It’s hard to get enough vitamin D through diet alone. Most people get vitamin D from exposing their skin to sunlight but getting enough vitamin D even from sunlight is a challenge if you live in Northern latitudes where the sun is weaker or you spend all day indoors.
Most people need 15 minutes of sun exposure most days of the week to synthesize enough vitamin D for health, and darker skin people and those who are overweight need even more. That’s why more people are taking a vitamin D supplement these days. However, it’s best to discuss this with your doctor first since it’s possible to get too much vitamin D through supplementation.
What if your doctor checks your blood level of vitamin D and tells you it’s too low? They might recommend that you take a vitamin D supplement and tell you how much to take. Here’s the kicker. How you take that vitamin D will determine how much you absorb and how much benefit you will get. It might tempt you to take your vitamin D supplement with a cup of coffee in the morning on an empty stomach. Unfortunately, you won’t get the full benefits if you take it this way.
Why is it better not to take vitamin D on an empty stomach? Your body needs a source of fat to optimize absorption of this fat-soluble vitamin. Studies show that you absorb vitamin D best when you take it with a meal that contains modest amounts of fat. So, you wouldn’t take it on an empty stomach or with a meal that contains little or no fat, at least if you want the full benefits.
On the other hand, too much fat can hinder vitamin D absorption too. In one study, taking a vitamin D supplement with 11 grams of fat boosted vitamin D absorption more than taking it with 35 grams of fat. Therefore, you need some fat but not too much for your body to take up the most vitamin D from a supplement. If you don’t consume some fat, you’ll absorb about 30% less vitamin D from a vitamin D supplement. The optimal amount of fat, based on limited studies, is around 11 grams.
What Happens if You Get Too Much Vitamin D?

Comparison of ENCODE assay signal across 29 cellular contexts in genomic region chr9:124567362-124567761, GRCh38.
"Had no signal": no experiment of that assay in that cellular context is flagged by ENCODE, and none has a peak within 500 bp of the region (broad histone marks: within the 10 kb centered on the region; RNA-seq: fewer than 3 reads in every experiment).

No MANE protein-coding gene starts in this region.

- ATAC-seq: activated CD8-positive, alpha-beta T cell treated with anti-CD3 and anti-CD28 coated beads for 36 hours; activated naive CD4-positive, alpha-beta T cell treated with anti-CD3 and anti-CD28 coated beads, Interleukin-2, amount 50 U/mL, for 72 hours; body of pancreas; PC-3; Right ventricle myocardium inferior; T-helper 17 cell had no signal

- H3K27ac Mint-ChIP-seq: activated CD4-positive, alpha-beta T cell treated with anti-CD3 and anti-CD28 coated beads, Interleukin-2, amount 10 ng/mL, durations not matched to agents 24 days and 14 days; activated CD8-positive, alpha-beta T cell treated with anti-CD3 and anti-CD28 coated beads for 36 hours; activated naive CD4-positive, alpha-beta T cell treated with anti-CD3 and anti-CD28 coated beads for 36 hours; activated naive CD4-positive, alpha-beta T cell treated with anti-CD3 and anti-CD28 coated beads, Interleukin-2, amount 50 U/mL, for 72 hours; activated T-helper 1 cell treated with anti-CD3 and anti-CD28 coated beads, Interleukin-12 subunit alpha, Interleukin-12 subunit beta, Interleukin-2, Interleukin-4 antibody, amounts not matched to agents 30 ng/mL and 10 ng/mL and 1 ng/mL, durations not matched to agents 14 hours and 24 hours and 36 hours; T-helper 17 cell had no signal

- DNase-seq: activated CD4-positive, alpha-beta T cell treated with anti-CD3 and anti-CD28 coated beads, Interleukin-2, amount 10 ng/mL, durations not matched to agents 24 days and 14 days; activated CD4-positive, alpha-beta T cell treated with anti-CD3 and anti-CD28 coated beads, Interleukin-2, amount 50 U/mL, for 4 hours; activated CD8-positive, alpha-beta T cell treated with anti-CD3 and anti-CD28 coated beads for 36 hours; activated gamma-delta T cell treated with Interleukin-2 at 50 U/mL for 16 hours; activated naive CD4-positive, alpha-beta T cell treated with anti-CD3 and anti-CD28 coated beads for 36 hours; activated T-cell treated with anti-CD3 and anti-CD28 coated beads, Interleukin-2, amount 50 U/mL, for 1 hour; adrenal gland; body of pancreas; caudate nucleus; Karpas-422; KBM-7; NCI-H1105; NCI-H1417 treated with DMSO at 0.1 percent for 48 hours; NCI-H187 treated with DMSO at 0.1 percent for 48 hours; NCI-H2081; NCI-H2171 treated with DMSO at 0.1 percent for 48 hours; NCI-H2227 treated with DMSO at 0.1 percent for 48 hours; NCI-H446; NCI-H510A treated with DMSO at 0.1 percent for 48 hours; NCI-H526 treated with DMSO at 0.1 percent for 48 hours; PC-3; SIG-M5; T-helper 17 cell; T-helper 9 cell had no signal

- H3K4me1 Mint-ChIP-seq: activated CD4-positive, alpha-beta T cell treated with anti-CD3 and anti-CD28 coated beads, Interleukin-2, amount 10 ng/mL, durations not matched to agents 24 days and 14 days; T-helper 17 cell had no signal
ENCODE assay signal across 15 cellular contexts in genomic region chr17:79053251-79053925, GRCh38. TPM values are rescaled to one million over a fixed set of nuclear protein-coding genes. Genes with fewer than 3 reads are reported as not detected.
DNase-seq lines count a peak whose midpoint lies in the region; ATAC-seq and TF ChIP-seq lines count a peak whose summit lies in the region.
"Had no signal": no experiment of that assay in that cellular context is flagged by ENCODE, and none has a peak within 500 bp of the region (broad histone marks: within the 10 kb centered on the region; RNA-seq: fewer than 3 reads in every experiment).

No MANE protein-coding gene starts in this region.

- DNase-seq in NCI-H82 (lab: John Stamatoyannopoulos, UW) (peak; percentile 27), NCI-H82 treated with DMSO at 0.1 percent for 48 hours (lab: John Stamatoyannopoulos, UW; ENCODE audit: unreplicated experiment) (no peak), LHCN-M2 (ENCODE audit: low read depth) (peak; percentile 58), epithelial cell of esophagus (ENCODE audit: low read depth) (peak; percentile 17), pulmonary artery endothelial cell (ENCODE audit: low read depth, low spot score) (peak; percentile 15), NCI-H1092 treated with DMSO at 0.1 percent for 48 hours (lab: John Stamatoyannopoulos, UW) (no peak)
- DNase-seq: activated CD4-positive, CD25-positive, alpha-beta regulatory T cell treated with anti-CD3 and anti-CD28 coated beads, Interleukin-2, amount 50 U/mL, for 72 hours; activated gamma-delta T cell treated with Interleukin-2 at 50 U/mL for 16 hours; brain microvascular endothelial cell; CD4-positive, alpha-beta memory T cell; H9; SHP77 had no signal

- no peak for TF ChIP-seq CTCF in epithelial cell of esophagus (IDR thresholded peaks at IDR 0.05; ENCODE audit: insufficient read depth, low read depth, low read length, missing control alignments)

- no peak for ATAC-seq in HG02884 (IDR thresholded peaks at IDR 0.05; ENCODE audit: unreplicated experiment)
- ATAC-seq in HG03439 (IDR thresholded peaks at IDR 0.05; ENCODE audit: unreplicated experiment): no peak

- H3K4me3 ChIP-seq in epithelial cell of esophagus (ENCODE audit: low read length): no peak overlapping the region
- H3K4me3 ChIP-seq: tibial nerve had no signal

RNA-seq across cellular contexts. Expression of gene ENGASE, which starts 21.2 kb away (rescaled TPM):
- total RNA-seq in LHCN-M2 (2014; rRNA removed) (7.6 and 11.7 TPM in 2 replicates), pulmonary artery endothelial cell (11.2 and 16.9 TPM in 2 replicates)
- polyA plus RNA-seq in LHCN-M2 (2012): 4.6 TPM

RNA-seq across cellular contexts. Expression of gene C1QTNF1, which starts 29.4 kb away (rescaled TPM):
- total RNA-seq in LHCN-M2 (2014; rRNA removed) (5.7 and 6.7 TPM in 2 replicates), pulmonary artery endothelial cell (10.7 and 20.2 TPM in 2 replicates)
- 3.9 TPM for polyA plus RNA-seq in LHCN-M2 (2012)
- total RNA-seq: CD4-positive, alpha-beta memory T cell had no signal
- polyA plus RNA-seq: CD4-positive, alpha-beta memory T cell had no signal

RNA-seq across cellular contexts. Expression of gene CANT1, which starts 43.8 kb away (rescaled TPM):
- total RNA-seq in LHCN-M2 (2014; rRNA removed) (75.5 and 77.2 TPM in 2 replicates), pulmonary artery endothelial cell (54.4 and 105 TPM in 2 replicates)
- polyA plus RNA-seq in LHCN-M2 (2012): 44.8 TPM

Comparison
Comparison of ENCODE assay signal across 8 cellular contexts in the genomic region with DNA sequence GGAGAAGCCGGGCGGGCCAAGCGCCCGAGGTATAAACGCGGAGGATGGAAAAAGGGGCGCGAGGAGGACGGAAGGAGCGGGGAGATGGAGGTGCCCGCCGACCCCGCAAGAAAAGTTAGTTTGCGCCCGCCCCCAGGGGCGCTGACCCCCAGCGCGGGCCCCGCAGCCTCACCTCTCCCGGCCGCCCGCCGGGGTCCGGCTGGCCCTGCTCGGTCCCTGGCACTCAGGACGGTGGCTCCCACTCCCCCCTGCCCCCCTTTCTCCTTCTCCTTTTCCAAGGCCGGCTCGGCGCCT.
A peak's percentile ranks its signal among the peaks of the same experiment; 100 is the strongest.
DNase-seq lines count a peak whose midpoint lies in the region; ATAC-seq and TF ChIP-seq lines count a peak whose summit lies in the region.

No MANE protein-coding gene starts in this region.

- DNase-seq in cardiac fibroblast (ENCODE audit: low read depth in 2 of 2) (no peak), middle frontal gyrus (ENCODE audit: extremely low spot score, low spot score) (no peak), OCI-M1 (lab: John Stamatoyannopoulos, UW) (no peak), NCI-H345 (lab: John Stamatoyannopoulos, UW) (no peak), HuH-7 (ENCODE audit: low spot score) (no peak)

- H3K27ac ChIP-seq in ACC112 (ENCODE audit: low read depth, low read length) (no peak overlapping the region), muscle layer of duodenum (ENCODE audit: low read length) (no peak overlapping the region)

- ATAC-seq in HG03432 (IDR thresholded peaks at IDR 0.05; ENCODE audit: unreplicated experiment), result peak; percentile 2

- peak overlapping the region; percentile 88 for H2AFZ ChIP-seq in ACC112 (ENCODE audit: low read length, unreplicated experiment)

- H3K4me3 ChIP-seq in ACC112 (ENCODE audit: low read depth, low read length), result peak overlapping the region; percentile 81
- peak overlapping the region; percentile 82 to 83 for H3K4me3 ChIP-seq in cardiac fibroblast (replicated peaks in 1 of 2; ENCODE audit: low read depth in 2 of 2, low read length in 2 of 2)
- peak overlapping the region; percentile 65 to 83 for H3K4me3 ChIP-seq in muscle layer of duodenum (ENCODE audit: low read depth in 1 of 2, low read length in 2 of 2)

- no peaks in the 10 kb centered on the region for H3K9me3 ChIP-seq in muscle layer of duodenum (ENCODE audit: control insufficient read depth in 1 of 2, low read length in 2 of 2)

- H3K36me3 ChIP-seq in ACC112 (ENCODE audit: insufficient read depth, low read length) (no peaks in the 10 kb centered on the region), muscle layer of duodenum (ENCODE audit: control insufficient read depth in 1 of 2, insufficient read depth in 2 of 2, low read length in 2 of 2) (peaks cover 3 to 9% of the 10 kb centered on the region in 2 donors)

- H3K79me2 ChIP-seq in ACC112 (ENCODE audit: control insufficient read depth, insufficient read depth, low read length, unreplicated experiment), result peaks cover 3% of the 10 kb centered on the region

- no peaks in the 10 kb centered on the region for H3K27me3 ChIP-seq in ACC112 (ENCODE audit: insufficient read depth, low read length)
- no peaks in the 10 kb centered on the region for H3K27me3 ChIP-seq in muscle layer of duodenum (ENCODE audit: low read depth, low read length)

Vitamin D toxicity is uncommon. It’s more common that people are deficient in the “sunshine vitamin.” However, if you were to take large doses of a vitamin D supplement, it could be harmful. When you get too much in supplement form, you absorb more calcium from your digestive tract. This can lead to an elevated blood level of calcium and a build-up of calcium in your urine. When calcium accumulates in the urine, it increases the risk of kidney stones. In the blood, it can lead to muscle weakness, digestive upset, nausea, mental status changes, and dehydration.
Over a long period, taking too much vitamin D could cause calcium to build up in the inner walls of arteries and tissues throughout the body. If it builds up in the arteries, it can lead to irregular heart rhythms or even death. Taking large quantities of vitamin D can also lead to kidney failure. However, this is uncommon and occurs when people take far above the recommended dosage for a long period of time.
The risk of toxicity is only a problem if you take a vitamin D supplement. When you get your vitamin D from sun exposure, your body has ways of self-regulating how much vitamin D you form. However, the more concentrated ultraviolet light you get from tanning beds can cause a significant rise in vitamin D, enough to be toxic.
Do You Need a Supplement?
The best way to know whether you need a vitamin D supplement is to check a level. If you’re young, lean, and spend a lot of time in the sun, you may meet your vitamin D requirements through lifestyle alone. But if you’re in one of these higher-risk groups, see where you stand, so you’ll know whether you need a supplement and how much you should take. These are signs risk factors for vitamin D deficiency:
- Having darker skin
- Spending little time in the sun
- Living in a Northern climate
- Being overweight or obese
- Being over the age of 50
- Wearing sunscreen most of the time
- Having certain medical conditions such conditions involving the digestive tract, kidney disease, or liver disease
If you take a vitamin D supplement, don’t take over 4,000 I.U. per day unless you’re under the care of a physician who is monitoring your levels, and most experts don’t recommend taking more than 2,000 I.U. daily without close monitoring. Adults over the age of 19 should get at least 600 I.U. daily and adults over 70 need 800 I.U. each day. After the age of 70, the risk of deficiency is higher since people spend more time indoors and they have less ability to make vitamin D from sun exposure. For humans, vitamin D is the main source of vitamin D since few foods, other than fatty fish, fortified foods, and mushrooms exposed to ultraviolet light, contain vitamin D.
Some people cannot get enough vitamin D to avoid deficiency from sun exposure alone. If you have medical conditions that could affect your vitamin D level, talk to your physician about how much you should take.
The Bottom Line
You need vitamin D for good health, and if you take a vitamin D supplement, you need to absorb enough of it to get benefits. To do that, consume a vitamin D supplement with a food or snack that contains fat. The optimal amount of fat is around 11 grams. Too much fat may reduce absorption. Be sure you’re taking an appropriate dose too. There’s less room for error when you take a fat-soluble vitamin, like vitamin D, since your tissues store the excess.
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